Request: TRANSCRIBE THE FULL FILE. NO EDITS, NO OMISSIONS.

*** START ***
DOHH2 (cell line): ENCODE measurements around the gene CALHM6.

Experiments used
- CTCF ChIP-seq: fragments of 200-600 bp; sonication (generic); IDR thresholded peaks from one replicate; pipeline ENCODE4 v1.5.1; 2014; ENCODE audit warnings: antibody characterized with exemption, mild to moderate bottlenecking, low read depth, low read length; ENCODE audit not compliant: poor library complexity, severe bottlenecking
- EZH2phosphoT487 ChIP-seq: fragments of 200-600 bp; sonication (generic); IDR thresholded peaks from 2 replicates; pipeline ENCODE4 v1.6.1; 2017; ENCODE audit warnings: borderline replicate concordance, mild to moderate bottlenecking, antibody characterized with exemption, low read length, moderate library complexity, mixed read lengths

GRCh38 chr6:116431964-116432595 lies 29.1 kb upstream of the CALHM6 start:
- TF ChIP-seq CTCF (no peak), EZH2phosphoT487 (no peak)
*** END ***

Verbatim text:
DOHH2 (cell line): ENCODE measurements around the gene CALHM6.

Experiments used
- CTCF ChIP-seq: fragments of 200-600 bp; sonication (generic); IDR thresholded peaks from one replicate; pipeline ENCODE4 v1.5.1; 2014; ENCODE audit warnings: antibody characterized with exemption, mild to moderate bottlenecking, low read depth, low read length; ENCODE audit not compliant: poor library complexity, severe bottlenecking
- EZH2phosphoT487 ChIP-seq: fragments of 200-600 bp; sonication (generic); IDR thresholded peaks from 2 replicates; pipeline ENCODE4 v1.6.1; 2017; ENCODE audit warnings: borderline replicate concordance, mild to moderate bottlenecking, antibody characterized with exemption, low read length, moderate library complexity, mixed read lengths

GRCh38 chr6:116431964-116432595 lies 29.1 kb upstream of the CALHM6 start:
- TF ChIP-seq CTCF (no peak), EZH2phosphoT487 (no peak)